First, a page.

When US marines moved into Baghdad from the east at the height of the war in Iraq, they stormed on to the University of Baghdad campus to return fire from Iraqi soldiers hiding in the empty buildings.
For several hours the university, one of three in Baghdad, was a battlefield, with black smoke rising from the buildings as US soldiers flushed out Iraqi troops.
Six weeks later, US soldiers were still on campus, patrolling the university perimeters in tanks and armoured vehicles, searching students and staff at the gates. Around the university buildings of the Jadriah campus (sciences, engineering and political science) students gathered under the shade of trees or strolled to classes as if all this was normal.
Computer science student Ali Abdul Azad was on good terms with the soldiers. "I want to go to America to work because they said you earn good money working on computers there," he said.
He returned to the university three weeks after the war ended, but his two friends, Wehad Mounam, 19, a first-year science student, and her classmate Rua Ahmed, 20, were to attend their first lecture that morning.
"It's difficult for women to travel," Ms Mounam said. "There is no security on the streets. Women have been raped and kidnapped, so we can't travel alone. Ali picks us up in a taxi, and we travel to and from the university together. It's my first day in college. I had to come because I have to finish my year."
Seven days after the Americans captured Baghdad, Mr Azad travelled to see if the science and engineering faculties had survived the bombing and subsequent looting. "I came with friends and we tried to clean up my department. There was a little bomb damage, some fire damage and bullet holes in the walls. There was a lot of broken glass, but some school caretakers were here, so looters were not able to take a lot of equipment or books."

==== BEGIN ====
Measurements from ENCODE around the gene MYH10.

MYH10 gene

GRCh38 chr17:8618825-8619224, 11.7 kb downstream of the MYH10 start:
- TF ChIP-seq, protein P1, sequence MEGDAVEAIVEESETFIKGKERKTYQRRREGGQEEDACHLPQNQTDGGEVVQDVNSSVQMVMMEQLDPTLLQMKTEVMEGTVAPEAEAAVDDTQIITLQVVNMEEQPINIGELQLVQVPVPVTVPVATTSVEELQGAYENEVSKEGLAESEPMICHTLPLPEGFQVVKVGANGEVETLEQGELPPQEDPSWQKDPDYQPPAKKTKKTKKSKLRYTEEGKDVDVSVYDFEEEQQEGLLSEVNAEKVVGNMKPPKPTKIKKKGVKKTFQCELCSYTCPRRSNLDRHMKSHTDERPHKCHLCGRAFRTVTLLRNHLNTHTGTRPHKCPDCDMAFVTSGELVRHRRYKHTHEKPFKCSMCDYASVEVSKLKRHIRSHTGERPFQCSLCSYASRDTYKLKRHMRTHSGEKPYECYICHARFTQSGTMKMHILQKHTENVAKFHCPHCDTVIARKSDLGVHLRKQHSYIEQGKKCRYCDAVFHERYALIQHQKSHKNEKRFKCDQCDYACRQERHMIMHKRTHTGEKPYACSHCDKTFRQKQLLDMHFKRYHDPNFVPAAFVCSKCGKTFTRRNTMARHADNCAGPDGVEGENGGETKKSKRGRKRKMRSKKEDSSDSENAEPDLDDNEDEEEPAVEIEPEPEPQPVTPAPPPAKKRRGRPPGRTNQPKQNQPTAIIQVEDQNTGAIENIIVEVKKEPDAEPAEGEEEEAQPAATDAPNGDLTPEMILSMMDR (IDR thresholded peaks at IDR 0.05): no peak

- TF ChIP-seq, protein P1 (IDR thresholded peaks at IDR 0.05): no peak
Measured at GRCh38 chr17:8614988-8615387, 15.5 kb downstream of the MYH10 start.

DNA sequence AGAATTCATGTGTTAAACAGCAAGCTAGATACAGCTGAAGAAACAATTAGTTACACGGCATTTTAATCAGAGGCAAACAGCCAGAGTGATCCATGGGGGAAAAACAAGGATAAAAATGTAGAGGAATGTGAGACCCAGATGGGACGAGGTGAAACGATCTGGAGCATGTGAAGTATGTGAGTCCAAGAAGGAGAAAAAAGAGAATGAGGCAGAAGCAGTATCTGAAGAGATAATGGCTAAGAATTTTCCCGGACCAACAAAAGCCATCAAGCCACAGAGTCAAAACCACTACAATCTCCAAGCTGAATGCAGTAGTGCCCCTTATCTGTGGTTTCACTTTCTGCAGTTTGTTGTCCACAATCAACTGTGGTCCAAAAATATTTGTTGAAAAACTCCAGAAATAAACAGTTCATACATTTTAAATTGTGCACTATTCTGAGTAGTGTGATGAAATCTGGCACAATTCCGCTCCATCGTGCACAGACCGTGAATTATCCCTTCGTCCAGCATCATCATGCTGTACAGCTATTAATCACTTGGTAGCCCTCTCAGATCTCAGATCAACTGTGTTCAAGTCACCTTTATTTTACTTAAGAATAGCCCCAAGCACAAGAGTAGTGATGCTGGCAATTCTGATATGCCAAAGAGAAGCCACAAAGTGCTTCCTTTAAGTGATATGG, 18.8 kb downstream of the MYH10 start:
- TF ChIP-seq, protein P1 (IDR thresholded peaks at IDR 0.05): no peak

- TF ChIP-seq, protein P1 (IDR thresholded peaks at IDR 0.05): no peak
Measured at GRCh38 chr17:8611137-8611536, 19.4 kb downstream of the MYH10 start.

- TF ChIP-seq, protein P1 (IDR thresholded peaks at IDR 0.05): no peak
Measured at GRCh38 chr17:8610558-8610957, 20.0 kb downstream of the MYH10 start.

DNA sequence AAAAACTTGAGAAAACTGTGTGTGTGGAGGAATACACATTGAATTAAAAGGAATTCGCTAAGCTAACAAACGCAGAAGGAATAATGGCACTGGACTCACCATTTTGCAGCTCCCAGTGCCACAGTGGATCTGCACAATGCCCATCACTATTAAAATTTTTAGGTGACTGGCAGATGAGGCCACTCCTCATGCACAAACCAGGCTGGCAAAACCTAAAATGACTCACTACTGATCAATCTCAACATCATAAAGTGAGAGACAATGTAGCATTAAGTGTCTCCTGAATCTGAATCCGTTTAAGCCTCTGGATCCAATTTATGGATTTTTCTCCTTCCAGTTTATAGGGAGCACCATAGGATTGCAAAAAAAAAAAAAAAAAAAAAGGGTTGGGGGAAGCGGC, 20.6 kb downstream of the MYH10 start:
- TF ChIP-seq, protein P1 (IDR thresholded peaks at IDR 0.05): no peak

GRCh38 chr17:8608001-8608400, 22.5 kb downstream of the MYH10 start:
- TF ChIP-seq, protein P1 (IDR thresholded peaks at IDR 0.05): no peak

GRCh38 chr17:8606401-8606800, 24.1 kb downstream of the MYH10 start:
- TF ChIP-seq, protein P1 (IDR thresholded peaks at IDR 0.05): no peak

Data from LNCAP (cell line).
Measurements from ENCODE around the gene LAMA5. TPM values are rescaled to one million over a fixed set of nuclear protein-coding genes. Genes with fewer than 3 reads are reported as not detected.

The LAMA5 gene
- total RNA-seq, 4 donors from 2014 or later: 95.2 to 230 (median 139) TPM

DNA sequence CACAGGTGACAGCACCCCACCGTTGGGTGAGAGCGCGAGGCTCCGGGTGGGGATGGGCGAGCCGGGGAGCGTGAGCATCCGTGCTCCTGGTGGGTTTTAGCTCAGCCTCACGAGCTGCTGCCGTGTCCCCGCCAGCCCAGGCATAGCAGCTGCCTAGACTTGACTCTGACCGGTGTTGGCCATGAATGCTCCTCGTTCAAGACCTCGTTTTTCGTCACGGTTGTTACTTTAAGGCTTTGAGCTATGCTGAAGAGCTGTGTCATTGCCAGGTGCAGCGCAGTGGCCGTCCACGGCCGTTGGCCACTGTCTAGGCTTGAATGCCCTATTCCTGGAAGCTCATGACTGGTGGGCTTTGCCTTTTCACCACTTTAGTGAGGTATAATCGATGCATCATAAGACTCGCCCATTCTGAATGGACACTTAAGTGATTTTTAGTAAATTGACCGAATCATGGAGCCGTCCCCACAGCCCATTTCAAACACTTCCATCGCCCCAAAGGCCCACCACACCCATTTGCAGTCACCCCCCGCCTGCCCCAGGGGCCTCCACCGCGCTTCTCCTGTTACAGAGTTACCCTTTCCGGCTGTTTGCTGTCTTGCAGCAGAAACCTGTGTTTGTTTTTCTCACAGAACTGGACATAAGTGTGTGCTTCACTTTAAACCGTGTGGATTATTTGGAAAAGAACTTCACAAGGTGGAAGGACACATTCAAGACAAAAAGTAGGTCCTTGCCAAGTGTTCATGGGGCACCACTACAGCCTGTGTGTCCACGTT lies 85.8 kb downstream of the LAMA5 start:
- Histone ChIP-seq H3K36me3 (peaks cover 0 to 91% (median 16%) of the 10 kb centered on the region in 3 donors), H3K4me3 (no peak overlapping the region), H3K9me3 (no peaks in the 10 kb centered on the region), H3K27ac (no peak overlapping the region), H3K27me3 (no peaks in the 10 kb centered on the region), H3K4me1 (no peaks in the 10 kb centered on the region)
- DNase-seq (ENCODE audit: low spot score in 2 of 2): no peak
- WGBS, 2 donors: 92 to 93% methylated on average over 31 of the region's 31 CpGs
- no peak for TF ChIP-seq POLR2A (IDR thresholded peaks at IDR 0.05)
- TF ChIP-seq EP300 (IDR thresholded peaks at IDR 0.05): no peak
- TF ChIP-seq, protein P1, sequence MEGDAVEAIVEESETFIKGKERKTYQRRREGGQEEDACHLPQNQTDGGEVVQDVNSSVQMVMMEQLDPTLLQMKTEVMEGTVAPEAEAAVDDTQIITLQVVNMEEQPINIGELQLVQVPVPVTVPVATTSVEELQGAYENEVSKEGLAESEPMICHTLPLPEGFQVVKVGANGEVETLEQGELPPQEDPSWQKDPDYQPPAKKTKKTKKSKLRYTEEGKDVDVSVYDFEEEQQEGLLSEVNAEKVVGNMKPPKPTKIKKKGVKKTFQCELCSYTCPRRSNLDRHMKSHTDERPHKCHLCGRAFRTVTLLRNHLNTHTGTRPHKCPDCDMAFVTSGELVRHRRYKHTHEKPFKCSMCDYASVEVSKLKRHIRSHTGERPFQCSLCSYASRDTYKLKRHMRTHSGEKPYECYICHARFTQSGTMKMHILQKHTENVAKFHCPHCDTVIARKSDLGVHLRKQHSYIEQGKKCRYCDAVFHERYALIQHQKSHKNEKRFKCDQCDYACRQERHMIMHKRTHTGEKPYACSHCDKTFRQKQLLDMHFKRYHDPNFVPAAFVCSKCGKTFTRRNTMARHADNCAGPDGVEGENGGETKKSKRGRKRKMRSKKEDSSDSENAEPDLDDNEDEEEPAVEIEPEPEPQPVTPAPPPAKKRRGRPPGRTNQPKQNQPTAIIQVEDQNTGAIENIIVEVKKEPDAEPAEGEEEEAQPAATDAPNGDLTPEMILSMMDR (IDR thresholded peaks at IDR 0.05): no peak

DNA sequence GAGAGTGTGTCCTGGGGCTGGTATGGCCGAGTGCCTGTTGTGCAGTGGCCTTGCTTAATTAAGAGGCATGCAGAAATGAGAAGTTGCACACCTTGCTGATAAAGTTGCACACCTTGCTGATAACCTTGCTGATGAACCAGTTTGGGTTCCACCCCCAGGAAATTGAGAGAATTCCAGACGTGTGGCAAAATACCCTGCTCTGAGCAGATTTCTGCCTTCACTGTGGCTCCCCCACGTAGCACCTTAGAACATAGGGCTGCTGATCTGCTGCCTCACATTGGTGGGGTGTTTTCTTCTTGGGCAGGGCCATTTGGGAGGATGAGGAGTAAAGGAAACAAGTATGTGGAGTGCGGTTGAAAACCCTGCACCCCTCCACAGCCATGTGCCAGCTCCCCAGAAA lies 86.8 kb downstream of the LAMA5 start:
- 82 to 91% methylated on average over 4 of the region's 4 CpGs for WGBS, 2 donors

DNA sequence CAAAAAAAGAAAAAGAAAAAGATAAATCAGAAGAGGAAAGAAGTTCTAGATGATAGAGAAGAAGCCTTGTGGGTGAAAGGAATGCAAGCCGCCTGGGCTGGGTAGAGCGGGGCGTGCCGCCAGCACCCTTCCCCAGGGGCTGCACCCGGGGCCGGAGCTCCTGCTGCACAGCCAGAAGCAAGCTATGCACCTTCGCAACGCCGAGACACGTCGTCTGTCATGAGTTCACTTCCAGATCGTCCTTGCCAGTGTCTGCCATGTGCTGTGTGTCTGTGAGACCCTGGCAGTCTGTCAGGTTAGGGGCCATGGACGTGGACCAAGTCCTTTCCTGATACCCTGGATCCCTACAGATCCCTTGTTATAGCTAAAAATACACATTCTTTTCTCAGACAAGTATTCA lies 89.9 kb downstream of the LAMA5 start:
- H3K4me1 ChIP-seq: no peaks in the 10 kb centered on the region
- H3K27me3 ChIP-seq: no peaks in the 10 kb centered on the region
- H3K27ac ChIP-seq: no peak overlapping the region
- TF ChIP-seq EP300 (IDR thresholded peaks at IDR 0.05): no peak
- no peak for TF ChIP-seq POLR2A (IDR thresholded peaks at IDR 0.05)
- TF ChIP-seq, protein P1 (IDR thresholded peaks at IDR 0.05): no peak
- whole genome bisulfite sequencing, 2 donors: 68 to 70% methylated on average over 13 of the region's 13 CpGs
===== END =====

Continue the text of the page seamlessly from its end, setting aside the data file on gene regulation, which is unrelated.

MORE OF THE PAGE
The three students have known education only under the restriction of sanctions, which were imposed by the United Nations Security Council after the Gulf war in 1991. "There are four students to each computer, and 20 students must share each calculator," Ms Mounam said. "There's a waiting list for every book in the library."
In l997, a silent man introduced as a lecturer shadowed the assistant dean of the arts faculty, Favil Al Sheikli. Six years later, no government minder was required and access to the university was unhindered. "Under Saddam Hussein, we couldn't talk to foreigners like this," Mr Azad said. Mr Al Sheikli is no longer at the university. Like most other members of the ruling Ba'ath party, he and the dean have lost their jobs.
Nassim Rashid, the new dean, is a respected expert in classical Arabic. He was voted into the job by his colleagues. "At the moment, the main problem is money. The old ministry of education has been dismantled, and we don't know what is going to take its place. An American is in charge of the new ministry of education, but I haven't met him."
Like the rest of Iraq, the university has descended into chaos. "Someone sent over some money in a convoy of armoured vehicles to pay the staff, but it's less than what we were earning before, and no one seems to know how much we will get in the future," Dr Rashid said.